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‘Swim in the realm of the possible’

Rebecca Duclos, dean of Fine Arts, shares her faculty’s strategic speculations
November 16, 2016
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Rebecca Duclos: “‘Next generation’ is a posture that is not declarative, but interrogative.” Rebecca Duclos: “‘Next generation’ is a posture that is not declarative, but interrogative.”


Many stimulating recommendations emerged from the consultations Rebecca Duclos, dean of Fine Arts, held with faculty and staff. Over eight months, she coordinated several “idea labs” and group discussions.

The results were formulated into a Faculty of Fine Arts “Strategic Speculations” plan, and many projects have already taken flight. We spoke to the dean about the faculty’s upcoming initiatives and her overall vision for the year.


What’s a next-generation faculty?

We chose to refer to our faculty plan as “Strategic Speculations” precisely because we wanted to suggest a next-generation imperative grounded in our deep history but also pivoting towards aspects of a future faculty we may not yet recognize!

While we’ve articulated some ideas that are aspirational, our approach, itself, is modelled after one of our disciplinary fields called “speculative design.” Rather than restating known configurations, speculative design swims in the realm of the possible and the potential and puts forward propositions rather than declarations in order to stimulate thinking about the unknown.

The arts have always done this extraordinarily well. An example of this is our Institute for Urban Futures, which purposefully has an agile footprint both physically and conceptually. It exists without walls and perches in Concordia’s off-site space in Mile End while being shaped by its university and community members who collectively design its mandate through their evolving participation.

We even have our first “futurists in residence,” who are leading us in new directions we could not have predicted. Form follows function: echoing the dynamism of urban neighbourhoods, the institute will accommodate new desires and directions of various assemblages as they appear and disappear over time. I’d say “next generation” is a posture that is not declarative, but interrogative.


How will the activities in your strategic plan help your faculty get there?

Well, if “there” is the future, it seems like every minute of questioning counts! But maybe it’s better to take a breath and recall Willem de Kooning’s words, “I have to change to remain the same.” We are a faculty where scholarly, visual, performing, cinematic, design and digital arts thrive and we won’t change that.

What we will continue to do is invite others to see the significance of our material and methodological practices from various vantage points. The significance of the STEM to STEAM movement is interesting in this regard. More and more, the necessity of the arts within the rather anemic model of exclusively “science, technology, engineering and math” curricula is being recognized across the globe.

Our interest in the cross-fertilization of conceptual and applied ideas is what spurred us on to launch the FOYER Fellowship program for graduate students, to engage the Convergence, Perceptions of Neuroscience collaboration and to nurture a new embedded faculty initiative. Each is bringing researchers into the labs, centres, studios and fabrication facilities of others.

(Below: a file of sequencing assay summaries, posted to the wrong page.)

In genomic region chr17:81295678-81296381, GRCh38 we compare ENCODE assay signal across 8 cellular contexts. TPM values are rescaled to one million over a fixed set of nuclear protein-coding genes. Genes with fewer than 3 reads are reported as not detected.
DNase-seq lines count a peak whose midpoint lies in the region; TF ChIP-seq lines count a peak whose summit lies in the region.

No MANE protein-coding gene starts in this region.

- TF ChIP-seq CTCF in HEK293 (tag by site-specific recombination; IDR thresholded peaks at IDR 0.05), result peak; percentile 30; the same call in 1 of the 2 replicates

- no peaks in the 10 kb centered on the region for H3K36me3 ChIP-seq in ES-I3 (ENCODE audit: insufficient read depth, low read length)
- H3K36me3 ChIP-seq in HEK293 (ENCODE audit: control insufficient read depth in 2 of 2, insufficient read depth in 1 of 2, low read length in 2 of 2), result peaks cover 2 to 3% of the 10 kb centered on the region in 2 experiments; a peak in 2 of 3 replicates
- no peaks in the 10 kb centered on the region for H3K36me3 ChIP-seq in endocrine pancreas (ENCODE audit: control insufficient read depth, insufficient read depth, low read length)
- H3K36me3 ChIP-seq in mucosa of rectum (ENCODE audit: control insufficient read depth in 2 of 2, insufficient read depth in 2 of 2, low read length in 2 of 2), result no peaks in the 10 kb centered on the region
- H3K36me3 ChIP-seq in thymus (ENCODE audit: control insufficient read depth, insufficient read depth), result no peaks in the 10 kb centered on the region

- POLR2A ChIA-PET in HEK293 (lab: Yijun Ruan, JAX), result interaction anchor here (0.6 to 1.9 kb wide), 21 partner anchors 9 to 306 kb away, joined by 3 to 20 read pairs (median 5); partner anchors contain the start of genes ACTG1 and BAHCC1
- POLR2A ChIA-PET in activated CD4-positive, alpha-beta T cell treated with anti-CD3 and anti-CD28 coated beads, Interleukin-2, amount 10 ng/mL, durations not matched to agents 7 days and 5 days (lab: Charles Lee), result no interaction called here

“Praxis portals” around Concordia that will create literal windows, and our favourite metaphorical term — “wormholes” — into the university’s inner workings will invite us all to visualize and materialize the way we perform research and “make knowledge” for a non-academic public.

We see a huge role in the future academy for experimental and experiential pedagogical practices that the Faculty of Fine Arts has long employed and can share with others. Ultimately, what we do best is what we have always done: respond improvisationally, sensually, intellectually and intuitively to some of the thorniest existential and social issues of our times, while deploying well-honed critical, material, iterative and narrative formats to do so.


Can you share three other key initiatives that are planned for 2016-17?

We have begun mapping out what we’re calling the “cultural consortium,” which will see Concordia acting as a kind of guest-host to the many organizations in Montreal with whom we have strong relationships.

Co-programming, co-publication and cross-funding opportunities are huge, but we need a consortium mentality to work more porously and strategically across our communities to build networks for our students and to share our resources with cultural partners.

Internally — and in a similar vein — we are also working to map out how our research, teaching and practice in the areas of health and wellness can be allied with work across the university.

And, finally, the “contiguous campus” plan imagines Concordia and the Montreal Museum of Fine Arts (MMFA) in a conjoined manner. In one year alone, faculty and students from the departments of Creative Arts Therapies, Art History and Art Education have initiated research, teaching projects and a new graduate certificate in art museum education and mediation with the MMFA.

The Department of Design and Computation Arts will also soon work with the museum and the City of Montreal to bring micro-festivals, facade projections and street events to the Bishop Street corridor that connects our campus to theirs.


Find out more about Concordia’s
Strategic Directions.

 

 



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